By making the healthy choice the easy choice, Clarinda is striving to ensure the city is a place people want to live for generations to come.
In June 2019, the Clarinda Chamber of Commerce spearheaded participation in the Healthy Hometown Initiative powered by Wellmark Blue Cross and Blue Shield. The program is intended to improve the livability of a community by inspiring residents to make healthy decisions in their day to day life.
“Clarinda has made the decision to encourage people to make healthy choices without them maybe even being aware of it,” Mary Lawyer of Wellmark said. “If we can make healthy choices almost the default choice, it makes all of us healthier.”
“Clarinda is not a good walk-ability or bike-ability city right now. By strengthening those areas I see some benefits to the health and welfare of our citizens,” McClarnon said. “It is also a good recruiting tool to attract younger families to Clarinda.”
McClarnon is one of 13 members on the original steering committee for the Healthy Hometown Initiative. Joining him on the committee are Chris Bergman, Clarinda Community School District; Danielle Briggs, Southwest Iowa Planning Council, Elissa Brockman, Reedesigns and Taylor Pharmacy; Jessica Erdman, Page County Public Health; Elaine Farwell, Clarinda Chamber of Commerce; Molly Gilmore, Clarinda Regional Health Center; Pam Herzberg, Clarinda Foundation; Andrew Hoppmann, Lied Public Library; Greg Jones, Clarinda Regional Health Center; Cassie McNees, Clarinda Chamber of Commerce; Brandy Powers, Page County Public Health; and Renee Riedel; Clarinda Economic Development Corporation.
“We have a good group on the committee. They are definitely interested in making Clarinda better,” McClarnon said. “The more diversity you have, the better because you have a wider range of ideas. It is really nice to get this group together and brainstorm. The group seems to do well together. There is some give and take that allows us to come together and make good decisions.”
“What Clarinda has been able to do is amazing. They have pulled together a coalition of community leaders to develop a plan driven to improve the health and wellbeing of the local residents,” Jon Werger of Wellmark said. “These are solid leaders with a number of choices on where to spend their time. Yet they are coming together, bringing their expertise and donating their time to care for Clarinda because they want it to be a thriving community.”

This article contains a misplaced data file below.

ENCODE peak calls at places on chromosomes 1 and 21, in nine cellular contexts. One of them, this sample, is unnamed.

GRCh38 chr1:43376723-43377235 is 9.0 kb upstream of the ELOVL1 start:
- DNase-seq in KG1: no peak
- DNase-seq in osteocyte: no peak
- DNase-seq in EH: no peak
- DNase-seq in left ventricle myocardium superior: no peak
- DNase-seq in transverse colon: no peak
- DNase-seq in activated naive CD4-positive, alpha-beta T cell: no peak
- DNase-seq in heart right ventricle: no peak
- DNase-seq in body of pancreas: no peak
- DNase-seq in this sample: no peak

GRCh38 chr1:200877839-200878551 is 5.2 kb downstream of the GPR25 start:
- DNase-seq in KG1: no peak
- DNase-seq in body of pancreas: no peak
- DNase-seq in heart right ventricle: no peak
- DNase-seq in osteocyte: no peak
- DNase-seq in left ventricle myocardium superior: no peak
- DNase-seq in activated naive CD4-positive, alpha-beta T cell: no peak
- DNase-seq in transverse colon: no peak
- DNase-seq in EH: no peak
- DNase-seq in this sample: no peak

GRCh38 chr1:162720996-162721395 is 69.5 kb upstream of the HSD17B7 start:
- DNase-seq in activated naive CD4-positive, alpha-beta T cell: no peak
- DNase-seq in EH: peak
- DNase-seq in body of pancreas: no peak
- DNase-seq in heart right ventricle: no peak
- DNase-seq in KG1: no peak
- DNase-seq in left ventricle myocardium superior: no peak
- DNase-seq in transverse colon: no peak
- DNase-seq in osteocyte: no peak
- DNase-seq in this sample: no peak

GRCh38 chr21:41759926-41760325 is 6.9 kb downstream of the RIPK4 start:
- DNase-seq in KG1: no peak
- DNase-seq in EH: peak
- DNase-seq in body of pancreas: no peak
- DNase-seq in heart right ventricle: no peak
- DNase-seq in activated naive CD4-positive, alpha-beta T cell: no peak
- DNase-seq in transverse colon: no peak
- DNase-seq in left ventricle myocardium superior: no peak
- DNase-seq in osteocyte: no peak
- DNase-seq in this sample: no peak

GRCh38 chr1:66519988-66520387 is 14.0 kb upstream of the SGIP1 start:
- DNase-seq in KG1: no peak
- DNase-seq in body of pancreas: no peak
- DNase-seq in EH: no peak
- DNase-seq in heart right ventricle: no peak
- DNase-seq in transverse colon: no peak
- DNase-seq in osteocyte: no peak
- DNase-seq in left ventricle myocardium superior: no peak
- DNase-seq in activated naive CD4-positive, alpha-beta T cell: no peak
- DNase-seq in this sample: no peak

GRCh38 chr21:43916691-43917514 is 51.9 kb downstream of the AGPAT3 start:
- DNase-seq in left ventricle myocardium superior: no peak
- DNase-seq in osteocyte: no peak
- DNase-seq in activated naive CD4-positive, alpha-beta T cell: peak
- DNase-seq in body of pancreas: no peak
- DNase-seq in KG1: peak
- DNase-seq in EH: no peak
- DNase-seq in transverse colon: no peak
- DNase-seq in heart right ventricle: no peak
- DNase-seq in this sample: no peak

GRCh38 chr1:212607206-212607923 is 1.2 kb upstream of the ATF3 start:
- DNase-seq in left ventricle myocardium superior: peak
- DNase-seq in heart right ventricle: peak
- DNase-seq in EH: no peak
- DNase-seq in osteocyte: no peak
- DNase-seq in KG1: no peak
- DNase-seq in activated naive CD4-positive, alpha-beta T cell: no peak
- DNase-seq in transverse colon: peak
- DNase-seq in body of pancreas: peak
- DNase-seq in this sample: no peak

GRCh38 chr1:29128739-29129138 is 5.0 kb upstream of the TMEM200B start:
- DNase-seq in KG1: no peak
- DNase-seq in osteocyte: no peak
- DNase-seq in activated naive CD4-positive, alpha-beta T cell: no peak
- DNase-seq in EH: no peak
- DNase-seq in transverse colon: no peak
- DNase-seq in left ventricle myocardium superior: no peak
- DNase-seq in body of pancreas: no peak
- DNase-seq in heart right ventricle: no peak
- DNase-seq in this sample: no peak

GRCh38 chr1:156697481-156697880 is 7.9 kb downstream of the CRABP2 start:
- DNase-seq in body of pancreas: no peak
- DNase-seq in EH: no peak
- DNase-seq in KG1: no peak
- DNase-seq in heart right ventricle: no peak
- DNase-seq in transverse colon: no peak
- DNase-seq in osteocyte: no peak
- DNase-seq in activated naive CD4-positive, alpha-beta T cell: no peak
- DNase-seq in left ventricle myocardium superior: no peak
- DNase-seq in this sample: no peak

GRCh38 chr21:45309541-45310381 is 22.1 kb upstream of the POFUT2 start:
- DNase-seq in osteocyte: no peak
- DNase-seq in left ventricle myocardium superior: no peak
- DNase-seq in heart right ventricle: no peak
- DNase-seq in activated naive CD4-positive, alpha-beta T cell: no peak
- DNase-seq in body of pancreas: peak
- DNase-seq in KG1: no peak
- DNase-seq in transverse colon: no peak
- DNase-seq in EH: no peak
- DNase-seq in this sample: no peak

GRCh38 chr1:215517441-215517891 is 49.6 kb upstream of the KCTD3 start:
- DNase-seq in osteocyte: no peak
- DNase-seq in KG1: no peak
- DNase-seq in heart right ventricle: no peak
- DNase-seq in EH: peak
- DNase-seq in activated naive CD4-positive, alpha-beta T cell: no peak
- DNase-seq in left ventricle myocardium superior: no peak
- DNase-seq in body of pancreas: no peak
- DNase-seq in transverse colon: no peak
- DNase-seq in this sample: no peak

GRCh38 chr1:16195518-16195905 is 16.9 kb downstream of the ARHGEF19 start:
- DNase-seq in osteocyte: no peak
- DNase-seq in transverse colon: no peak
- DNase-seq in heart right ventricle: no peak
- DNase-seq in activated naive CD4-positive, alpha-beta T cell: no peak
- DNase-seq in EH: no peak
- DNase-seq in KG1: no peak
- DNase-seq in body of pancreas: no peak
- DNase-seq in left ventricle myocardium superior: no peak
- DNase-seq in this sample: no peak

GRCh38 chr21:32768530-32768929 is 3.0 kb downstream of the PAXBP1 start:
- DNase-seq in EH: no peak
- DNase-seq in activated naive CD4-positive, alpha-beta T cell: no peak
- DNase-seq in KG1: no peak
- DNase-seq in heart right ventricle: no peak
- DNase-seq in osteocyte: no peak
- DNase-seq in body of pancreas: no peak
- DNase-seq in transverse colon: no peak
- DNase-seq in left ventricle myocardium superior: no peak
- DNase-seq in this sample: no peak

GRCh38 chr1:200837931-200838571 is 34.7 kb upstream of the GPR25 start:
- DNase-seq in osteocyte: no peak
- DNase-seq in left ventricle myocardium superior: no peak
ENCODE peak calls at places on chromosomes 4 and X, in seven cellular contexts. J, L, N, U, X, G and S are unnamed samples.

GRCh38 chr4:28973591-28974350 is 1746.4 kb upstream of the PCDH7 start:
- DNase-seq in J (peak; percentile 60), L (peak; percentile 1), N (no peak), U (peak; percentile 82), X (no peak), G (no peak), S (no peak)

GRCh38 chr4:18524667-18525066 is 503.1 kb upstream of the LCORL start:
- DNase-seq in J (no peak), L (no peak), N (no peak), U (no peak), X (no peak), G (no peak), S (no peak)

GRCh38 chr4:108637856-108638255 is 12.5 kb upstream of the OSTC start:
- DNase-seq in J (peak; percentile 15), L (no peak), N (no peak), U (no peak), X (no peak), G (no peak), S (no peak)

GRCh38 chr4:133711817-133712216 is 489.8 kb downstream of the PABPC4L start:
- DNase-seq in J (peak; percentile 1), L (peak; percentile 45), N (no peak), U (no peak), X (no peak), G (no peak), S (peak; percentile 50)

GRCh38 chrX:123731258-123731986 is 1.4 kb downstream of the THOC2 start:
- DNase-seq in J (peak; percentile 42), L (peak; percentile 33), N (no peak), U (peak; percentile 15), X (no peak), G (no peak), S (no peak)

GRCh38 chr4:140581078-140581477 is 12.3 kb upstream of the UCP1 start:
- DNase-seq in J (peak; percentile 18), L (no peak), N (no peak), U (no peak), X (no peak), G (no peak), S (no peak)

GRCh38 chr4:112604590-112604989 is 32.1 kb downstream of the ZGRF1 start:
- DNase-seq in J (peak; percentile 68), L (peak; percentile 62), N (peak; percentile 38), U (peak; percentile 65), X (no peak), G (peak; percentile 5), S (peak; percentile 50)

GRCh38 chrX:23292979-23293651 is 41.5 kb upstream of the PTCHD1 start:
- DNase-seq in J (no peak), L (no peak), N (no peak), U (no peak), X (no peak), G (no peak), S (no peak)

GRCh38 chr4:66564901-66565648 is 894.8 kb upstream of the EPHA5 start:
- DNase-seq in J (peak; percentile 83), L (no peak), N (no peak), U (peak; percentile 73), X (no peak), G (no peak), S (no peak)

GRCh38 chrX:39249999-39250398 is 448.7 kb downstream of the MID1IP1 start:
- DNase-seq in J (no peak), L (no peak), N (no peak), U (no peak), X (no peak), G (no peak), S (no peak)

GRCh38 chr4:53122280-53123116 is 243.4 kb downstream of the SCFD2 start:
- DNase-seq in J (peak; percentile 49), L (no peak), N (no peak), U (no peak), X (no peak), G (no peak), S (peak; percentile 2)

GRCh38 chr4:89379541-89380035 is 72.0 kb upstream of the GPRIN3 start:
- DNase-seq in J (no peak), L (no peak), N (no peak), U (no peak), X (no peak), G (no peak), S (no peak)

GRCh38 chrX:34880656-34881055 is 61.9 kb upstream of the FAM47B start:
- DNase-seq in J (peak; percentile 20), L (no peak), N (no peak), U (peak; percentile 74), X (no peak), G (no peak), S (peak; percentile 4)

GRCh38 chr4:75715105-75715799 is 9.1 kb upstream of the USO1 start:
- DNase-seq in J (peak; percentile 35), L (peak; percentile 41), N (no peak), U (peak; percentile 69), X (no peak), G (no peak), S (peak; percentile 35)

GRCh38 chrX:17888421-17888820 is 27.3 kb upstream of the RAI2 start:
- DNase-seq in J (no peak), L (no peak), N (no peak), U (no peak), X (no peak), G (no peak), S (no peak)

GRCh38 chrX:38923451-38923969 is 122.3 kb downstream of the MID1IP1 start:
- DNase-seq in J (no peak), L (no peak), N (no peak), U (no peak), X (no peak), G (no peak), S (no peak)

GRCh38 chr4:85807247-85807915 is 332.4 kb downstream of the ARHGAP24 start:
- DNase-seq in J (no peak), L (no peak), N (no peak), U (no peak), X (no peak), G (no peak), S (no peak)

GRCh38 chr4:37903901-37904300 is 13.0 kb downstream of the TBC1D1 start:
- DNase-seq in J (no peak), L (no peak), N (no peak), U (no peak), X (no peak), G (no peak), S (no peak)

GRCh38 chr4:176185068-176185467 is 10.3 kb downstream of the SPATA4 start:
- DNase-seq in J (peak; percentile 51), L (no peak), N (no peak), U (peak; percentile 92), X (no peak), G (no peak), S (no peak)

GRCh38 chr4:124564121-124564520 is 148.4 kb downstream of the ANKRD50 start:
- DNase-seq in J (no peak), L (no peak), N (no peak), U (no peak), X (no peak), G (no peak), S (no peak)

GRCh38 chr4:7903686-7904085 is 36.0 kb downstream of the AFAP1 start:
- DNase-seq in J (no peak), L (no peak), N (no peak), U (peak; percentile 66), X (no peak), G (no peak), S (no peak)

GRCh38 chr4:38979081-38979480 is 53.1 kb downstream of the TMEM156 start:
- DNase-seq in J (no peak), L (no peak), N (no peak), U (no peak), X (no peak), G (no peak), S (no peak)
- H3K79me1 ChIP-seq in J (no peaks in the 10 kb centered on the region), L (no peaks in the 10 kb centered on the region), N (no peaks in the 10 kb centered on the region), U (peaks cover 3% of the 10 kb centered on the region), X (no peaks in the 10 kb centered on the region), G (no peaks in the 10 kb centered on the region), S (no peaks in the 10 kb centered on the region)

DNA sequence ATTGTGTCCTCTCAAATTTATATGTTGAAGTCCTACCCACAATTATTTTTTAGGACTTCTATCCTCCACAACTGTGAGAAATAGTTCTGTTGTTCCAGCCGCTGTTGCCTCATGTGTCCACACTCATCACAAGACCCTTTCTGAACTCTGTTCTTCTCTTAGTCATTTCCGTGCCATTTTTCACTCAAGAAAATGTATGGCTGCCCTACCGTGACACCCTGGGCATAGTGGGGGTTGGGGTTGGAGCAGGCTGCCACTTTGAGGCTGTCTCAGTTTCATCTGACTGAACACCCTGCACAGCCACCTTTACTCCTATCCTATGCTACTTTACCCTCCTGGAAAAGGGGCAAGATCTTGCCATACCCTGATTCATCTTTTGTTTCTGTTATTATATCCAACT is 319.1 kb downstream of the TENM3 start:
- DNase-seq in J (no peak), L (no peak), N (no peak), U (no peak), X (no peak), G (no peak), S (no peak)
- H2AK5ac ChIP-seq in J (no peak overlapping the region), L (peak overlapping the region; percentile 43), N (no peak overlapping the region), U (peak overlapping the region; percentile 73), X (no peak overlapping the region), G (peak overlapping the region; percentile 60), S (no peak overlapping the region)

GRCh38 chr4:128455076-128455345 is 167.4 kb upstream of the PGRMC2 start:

Along with his duties at the library, Hoppmann was already involved in various committees in Clarinda. Therefore, he said he was excited to join the Healthy Hometown Initiative because he saw it as a way to bring the various projects taking place in the city under a single umbrella and coordinate the efforts of the various groups represented on the committee.
“There are great things coming out of our meetings. We’re starting to see the benefits of getting these organizations and business leaders in the same room to see what issues need tackling. It has been a good way to spread knowledge,” Hoppmann said.
Meeting on the third Monday of each month, the committee had drafted a master plan for the initiative. The plan identified three main tactics to focus on throughout the community. Those tactics are Eat Well; Move More; and Feel Better.
Individual projects were then identified under each tactic. A champion, or project leader, was selected to lead the project.